“Wait for me—wait for me!”— and a few faces turned to look at the long string bean with the cardboard box running down the wharf to the ship.
....Captain Black hollered to let the lines go and to hold the spring line for slow ahead. He could hear a voice hollering “Wait” and he guessed it was the usual late arrival—Some drunken logger who hung on in the bootlegger’s place for one too many—He could now see the kid waving his arm and he scowled.
....“Come on kid - throw me your box” yelled No Fingers Johnson from the lower railing of the ship—“and jump—you can make it.”
....Arnold stared at the ship and in a daze could hear a voice yell to throw his box. He saw the big guy with his arms out and instinctively threw the cardboard box. Then as a voice bel-lowed from the darkness up above to get the hell away from the ship before he fell in—Arnold leaped for the railing—He missed a foothold and hit
his chin and felt he was falling when two great hands grabbed his neck and pulled him over the rail onto the deck. He landed at the feet of Mary Anne Tuttle, whose dress was torn, and could only lay there looking dazed at all the feet around him.
....“Well kid, you made it—you gotta be tough in the north” said someone. The words tumbled around in Arnold’s head as he regained his feet.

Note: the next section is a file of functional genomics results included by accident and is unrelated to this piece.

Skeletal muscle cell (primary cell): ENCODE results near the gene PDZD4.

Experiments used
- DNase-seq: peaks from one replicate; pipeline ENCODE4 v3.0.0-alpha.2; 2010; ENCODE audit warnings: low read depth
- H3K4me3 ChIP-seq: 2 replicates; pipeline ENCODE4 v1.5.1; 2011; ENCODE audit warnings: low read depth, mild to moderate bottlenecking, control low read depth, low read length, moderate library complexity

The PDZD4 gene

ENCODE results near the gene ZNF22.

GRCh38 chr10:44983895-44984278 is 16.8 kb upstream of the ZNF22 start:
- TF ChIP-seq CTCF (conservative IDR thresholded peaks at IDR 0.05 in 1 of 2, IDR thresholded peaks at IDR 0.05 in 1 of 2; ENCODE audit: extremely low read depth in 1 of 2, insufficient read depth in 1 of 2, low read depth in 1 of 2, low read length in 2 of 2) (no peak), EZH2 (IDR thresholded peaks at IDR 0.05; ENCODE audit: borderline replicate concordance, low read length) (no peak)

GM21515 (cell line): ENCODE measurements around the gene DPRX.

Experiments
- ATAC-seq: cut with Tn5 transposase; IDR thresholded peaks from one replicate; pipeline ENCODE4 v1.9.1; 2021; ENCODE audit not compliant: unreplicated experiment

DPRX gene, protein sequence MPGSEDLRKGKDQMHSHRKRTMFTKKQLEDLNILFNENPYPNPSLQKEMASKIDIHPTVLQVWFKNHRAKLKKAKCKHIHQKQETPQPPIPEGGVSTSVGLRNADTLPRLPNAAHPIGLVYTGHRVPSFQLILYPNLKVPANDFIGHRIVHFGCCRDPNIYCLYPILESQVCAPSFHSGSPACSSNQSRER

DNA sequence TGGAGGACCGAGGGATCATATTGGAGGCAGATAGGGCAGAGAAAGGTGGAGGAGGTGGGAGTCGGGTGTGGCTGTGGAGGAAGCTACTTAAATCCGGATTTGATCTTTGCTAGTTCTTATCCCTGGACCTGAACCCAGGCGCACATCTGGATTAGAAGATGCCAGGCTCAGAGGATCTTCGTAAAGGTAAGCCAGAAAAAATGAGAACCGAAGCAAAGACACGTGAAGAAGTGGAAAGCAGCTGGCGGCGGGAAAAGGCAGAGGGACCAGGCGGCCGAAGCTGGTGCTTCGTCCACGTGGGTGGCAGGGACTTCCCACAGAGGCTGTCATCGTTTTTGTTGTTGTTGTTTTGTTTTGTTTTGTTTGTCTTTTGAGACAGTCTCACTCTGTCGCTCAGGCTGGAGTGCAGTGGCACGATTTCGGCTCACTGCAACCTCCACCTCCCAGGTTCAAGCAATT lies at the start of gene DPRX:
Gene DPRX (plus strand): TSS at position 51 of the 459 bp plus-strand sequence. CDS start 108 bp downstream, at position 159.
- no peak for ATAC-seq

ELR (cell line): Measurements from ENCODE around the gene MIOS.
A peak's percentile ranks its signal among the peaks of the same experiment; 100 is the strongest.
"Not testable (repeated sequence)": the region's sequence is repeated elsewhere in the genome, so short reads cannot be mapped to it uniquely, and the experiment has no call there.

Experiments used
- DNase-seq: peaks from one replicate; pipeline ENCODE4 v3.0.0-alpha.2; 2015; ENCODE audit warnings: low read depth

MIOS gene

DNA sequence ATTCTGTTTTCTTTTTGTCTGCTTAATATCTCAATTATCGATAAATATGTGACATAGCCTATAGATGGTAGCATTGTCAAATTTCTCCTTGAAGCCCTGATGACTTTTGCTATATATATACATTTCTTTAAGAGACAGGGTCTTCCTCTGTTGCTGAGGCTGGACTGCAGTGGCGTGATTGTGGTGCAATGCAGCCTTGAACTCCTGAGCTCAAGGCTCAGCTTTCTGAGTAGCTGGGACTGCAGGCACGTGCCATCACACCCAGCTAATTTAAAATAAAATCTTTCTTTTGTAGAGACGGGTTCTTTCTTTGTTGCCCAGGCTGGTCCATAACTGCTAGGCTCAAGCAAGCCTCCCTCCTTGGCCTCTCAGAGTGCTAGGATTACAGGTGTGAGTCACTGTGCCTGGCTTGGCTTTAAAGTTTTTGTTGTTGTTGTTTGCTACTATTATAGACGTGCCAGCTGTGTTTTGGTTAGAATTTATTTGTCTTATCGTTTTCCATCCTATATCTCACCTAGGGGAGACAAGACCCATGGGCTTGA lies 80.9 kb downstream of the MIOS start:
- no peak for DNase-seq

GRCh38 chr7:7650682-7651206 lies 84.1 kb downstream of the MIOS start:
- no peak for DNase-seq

....“Let go the spring line!” came the yell from the bridge and the ship started to reverse out into the night. The cry of “Daddy” could be heard — and the ship quietly made its maneuver to sea. The passageways were filled with luggage and people—but a quiet-ness had descended and the slow throb of the propeller could be felt

throughout the hull.
....No orchestras played—no ribbons of paper were thrown—no sad farewells — just another coastal ship heading out loaded with passengers and loggers. Soon through the first narrows and out to Point Atkinson. City lights faded and as the breeze of January chilled the decks, the deck-hands went about securing the ship for the trip. The iron hull was opn her way and Captain Black drank a mug of coffee in his wheelhouse and glared at his helmsman. It looked like a long three days ahead.

Keep out of the bight,


British Columbia Lumberman, October, 1975